What do you wish you'd done differently with your duck housing?

Discussion in 'Ducks' started by pigcoon, May 28, 2015.

  1. pigcoon

    pigcoon Chillin' With My Peeps

    Apr 22, 2009
    We are just building our duck area. I've read as many threads as I can find here about various designs and styles.

    What do you wish you'd done differently with your duck space? I am thinking in terms of drainage, water management, feed bins, etc.

    Our current plan is for a raised floor with an embedded draining 110 gal tub, a bedding box space enclosed, about 4 ft by 3 ft, fenced in with 1/2 inch wire, and a corrugated PCV roof.

    Thus is for 3 pekins, females.

    Let me know what you WISH you had done!!
    Last edited: May 28, 2015
  2. silkiecuddles

    silkiecuddles FortheLoveofSilkies

    Mar 1, 2015
    Haha, I wish I'd done/was able many things. But we had 2 male and 2 female Pekins in a 8x8 chain-link dog kennel. We have a nesting box in one corner, and 2 black bowls (from TSC, they have several sizes) in another. It stays really really nasty in that corner, but it was worse when we had hay there.
    We got rid of the males and now have 15 ducklings with the females. I let them out daily and they have a black tub full of water and several waterers scattered thru the yard for them.

    I can't really get a mental pic of your duck house plan, but it sounds nice.
  3. buff goose guy

    buff goose guy Chillin' With My Peeps

    Feb 9, 2014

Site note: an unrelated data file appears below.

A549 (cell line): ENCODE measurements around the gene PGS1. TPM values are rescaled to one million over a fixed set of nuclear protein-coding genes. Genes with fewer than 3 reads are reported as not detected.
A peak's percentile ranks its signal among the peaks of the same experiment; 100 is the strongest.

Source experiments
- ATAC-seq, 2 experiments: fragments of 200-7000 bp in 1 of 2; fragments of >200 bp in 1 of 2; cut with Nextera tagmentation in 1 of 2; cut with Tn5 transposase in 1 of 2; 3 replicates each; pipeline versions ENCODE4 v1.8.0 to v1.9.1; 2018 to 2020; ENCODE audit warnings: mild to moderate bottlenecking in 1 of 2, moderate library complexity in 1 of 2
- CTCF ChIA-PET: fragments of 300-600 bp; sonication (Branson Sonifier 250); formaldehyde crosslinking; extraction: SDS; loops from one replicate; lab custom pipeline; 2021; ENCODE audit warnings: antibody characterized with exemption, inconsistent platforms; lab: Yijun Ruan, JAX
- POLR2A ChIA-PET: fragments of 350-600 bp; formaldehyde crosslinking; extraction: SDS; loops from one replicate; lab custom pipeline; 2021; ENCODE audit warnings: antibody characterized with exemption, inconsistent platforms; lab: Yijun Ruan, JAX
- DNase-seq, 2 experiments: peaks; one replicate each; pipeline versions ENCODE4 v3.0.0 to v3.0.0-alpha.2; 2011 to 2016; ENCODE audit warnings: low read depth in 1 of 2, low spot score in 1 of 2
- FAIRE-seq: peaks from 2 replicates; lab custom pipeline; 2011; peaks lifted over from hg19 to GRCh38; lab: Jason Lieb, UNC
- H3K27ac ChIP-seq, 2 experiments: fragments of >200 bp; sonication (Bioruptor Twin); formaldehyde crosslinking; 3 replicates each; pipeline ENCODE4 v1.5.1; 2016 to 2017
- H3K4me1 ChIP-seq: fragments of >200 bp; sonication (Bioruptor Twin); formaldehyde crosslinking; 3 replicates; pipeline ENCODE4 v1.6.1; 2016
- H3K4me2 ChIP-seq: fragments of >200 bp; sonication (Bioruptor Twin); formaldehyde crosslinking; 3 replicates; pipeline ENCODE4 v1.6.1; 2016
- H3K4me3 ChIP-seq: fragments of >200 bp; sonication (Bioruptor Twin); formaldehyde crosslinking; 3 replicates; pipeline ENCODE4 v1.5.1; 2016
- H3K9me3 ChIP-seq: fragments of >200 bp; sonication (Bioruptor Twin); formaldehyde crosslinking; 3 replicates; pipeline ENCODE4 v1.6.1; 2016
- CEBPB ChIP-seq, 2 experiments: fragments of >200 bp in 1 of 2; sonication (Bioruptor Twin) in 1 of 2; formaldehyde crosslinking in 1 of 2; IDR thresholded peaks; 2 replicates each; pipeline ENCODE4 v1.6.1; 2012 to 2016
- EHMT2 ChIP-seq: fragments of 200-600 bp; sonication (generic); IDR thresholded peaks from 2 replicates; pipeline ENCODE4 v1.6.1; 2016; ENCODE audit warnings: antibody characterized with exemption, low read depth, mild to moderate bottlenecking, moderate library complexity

Mississippi Y'all
    the night pens gahhh [​IMG] ( mine free range during the day)

    we left the floors of the pens as grass and after a week the floors were turned to mud.12 years later of letting it air out and grow grass back when it got dirty and going through different techniques of try to keep it clean we are putting the floors as concrete and using wood shaveing for bedding so when the floors are dirty we just rake the shavings away and spray off the concrete
  4. pigcoon

    pigcoon Chillin' With My Peeps

    Apr 22, 2009
    Thanks for your replies. I remember when I had ducks briefly as a teen that they dug up the grass within a couple days so we are going with painted plywood flooring. I guess it will need to be hosed down every few days. We were planning to put some sand and pebbles on top of the plywood to absorb some of the moisture. I'll try to post a sketch of the plan.
  5. pigcoon

    pigcoon Chillin' With My Peeps

    Apr 22, 2009
    Has anyone used the horse stall rubber mats in their duck coop to help manage everything and to be able to take out to clean?
    1 person likes this.
  6. Kaessa

    Kaessa Chillin' With My Peeps

    Jan 23, 2015
    Fruita, CO
    Better drainage, and I would have actually spent the money to build a better house. A TALLER house. I have to crouch down (not just bend over) to get inside it to get eggs.
  7. mightymax

    mightymax Chillin' With My Peeps

    Oct 8, 2013
    Central Coast, CA